I'm continuing to explore the world of pencils, and recently I decided to try my first charcoal pencil. Artists' charcoal is available in three main varieties: vine (basically just burned wood), powdered, and compressed (powdered charcoal that has been mixed with a binder so that it can be formed into sticks). Charcoal pencils are compressed charcoal in the form of a pencil, which makes the charcoal less messy to work with. Faber-Castell PITT charcoal pencils don't come in traditional pencil grades (HB, B, etc.), but in hard, medium, soft, and extra-soft. Mine's a soft.
From the outside, the Faber-Castell PITT charcoal pencil looks like just another pencil. It's round, which could be a concern if you're prone to letting things roll off your desk. However, even before I sharpened it, I could tell that the core appeared to be thicker than that of a traditional graphite pencil and it was noticeably black - nothing like the shiny grey of graphite. I read online that it is best to sharpen charcoal pencils with a knife, because using a pencil sharpener can apparently get messy, but as I didn't have a suitable knife handy, I decided to use my pencil sharpener anyway, and it ended up sharpening well.
Artists love charcoal because it can create deep blacks and great shading. But it can also be a challenge to work with because it smudges easily and can be messy when it gets on your hands. Because of this, I used a drawing pad for my sketch rather than the notebook I usually use. And I also didn't include a written review, because these are definitely not writing pencils.
I read that it's good to start by using a hard graphite pencil to lay out the basic shapes of your drawing, because this will be easier to erase and correct. This sounded like a good idea, so I used my 4H Faber-Castell Castell 9000 pencil for that. Then I started to fill in my outline with the charcoal pencil. For my first attempt, I thought a simple shape would be best, so I chose a small round vase to sketch, which would allow me to practice some shading without getting too complicated. If you would like to try sketching with a charcoal pencil yourself, this article goes through the basic steps and this article gets into a bit more detail (and the sample drawing is amazing). The second article used a paper stump to blend and soften the charcoal; I don't own one of those, but I wish I did, because it created a really lovely effect.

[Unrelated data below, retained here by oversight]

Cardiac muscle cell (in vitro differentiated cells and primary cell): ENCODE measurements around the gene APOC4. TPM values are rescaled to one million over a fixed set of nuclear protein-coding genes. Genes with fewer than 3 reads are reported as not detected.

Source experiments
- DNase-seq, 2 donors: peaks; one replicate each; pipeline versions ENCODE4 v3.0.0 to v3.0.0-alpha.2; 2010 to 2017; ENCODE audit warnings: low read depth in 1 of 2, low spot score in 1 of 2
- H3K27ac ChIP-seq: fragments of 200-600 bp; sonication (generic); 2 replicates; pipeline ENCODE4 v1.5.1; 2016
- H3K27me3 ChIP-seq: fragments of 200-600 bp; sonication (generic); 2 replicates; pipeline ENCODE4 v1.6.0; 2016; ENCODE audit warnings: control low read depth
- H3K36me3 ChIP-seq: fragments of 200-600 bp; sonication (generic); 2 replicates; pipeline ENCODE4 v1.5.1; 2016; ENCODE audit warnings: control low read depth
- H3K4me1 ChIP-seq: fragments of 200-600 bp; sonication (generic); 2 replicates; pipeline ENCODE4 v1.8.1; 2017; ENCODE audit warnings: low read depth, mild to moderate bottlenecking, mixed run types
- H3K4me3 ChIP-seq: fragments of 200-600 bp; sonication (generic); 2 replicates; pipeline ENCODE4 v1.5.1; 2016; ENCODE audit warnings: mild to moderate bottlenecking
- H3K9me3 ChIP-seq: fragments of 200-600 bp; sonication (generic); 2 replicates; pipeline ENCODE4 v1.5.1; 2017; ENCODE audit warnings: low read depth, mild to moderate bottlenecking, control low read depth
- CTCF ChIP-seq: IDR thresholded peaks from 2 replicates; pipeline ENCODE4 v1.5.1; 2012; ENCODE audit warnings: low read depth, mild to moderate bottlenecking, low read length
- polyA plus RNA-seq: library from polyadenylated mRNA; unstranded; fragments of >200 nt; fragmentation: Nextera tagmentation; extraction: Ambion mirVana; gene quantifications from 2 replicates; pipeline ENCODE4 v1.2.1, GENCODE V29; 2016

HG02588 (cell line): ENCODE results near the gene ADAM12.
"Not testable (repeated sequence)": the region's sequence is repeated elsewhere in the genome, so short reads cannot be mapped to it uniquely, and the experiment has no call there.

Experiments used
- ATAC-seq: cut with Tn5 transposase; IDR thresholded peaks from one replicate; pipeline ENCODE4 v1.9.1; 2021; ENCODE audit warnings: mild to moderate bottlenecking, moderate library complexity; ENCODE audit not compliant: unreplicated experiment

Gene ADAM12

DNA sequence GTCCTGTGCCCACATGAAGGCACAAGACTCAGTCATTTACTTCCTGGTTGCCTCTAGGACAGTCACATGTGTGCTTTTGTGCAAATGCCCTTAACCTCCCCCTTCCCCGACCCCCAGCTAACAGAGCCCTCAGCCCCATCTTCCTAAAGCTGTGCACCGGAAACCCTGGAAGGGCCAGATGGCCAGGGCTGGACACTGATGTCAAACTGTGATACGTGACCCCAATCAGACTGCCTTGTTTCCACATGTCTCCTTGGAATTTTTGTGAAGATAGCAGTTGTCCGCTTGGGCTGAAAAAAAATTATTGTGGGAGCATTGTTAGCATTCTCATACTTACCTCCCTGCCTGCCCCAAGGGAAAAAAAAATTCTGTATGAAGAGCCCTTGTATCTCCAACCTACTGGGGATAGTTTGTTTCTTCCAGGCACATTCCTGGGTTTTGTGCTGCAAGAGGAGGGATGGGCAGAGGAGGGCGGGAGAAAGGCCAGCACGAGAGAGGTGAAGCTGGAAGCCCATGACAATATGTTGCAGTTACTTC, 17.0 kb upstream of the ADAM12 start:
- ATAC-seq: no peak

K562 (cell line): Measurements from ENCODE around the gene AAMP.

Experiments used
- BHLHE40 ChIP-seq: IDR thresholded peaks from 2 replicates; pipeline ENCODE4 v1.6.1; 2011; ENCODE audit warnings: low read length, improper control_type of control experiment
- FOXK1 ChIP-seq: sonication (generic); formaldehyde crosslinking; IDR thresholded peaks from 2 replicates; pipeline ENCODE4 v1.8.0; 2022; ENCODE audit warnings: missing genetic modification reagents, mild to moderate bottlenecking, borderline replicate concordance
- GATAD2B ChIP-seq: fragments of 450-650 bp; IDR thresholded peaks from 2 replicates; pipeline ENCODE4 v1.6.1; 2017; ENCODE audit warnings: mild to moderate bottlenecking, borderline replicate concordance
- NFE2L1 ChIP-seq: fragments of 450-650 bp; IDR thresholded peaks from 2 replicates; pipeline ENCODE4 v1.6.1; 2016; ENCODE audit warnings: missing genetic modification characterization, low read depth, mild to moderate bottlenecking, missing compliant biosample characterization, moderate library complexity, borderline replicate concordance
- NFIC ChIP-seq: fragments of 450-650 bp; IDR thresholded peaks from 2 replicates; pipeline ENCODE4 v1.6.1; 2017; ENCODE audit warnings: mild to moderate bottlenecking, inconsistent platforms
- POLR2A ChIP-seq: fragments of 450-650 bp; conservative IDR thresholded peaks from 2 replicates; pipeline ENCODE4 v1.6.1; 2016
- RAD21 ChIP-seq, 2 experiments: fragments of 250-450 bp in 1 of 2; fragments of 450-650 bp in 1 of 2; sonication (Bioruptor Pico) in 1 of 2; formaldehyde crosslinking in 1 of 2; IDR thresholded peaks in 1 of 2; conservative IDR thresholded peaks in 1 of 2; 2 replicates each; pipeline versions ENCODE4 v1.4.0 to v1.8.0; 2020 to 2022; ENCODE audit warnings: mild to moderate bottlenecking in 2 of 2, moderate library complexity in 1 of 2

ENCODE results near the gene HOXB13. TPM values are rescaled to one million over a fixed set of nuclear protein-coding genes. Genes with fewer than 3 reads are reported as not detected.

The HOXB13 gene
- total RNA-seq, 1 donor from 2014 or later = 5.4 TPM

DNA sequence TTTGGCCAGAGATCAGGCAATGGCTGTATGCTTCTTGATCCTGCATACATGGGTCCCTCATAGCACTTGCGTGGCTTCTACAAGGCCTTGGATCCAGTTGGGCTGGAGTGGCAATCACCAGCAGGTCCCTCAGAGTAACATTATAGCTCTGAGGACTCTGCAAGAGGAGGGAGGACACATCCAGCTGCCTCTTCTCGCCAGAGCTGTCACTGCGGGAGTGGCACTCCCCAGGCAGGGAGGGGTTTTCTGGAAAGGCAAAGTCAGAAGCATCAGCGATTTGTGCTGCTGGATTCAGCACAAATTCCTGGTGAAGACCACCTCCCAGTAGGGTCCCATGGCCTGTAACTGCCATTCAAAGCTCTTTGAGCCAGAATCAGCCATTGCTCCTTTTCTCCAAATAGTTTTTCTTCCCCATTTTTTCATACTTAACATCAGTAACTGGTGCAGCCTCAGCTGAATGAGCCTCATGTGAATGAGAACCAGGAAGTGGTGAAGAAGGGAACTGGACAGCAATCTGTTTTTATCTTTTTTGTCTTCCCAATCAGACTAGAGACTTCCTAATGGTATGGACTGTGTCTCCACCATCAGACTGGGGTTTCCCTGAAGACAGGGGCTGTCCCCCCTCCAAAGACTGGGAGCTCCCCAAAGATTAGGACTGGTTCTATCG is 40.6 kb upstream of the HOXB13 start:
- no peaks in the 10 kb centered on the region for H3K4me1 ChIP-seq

If you're like me, though, you may prefer to just figure things out as you go along. While I am very much an amateur, I am happy with how my quick drawing turned out. Since I'm used to graphite pencils, I was surprised by how dark and black the charcoal was. If you tend to be frustrated that your pencils aren't dark enough, then you may want to give graphite a try. I especially like how my shading turned out; I think I was able to get a greater variation in dark to light tones more easily than I could with a pencil. And my sketch didn't have that shiny look that graphite does. But all of that said, I usually work in journals, which means that easily-smudged graphite is not going to be ideal, unless I want all of my pages to turn into smudgy messes (or if I used spray fixatives to keep the charcoal in place).
Overall, I'm happy with my first experiments with charcoal pencils. If you haven't tried them before, you should give them a try. To me, charcoal sounds like something only a serious artist should own, but this charcoal pencil was simple to use, even for a complete amateur and beginner like me. Although I'll probably be sticking with graphite pencils most of the time, I loved the deep black tones and shading of the charcoal, and I'm sure I'll do some more experimenting with it in the future.
Have you ever used charcoal pencils?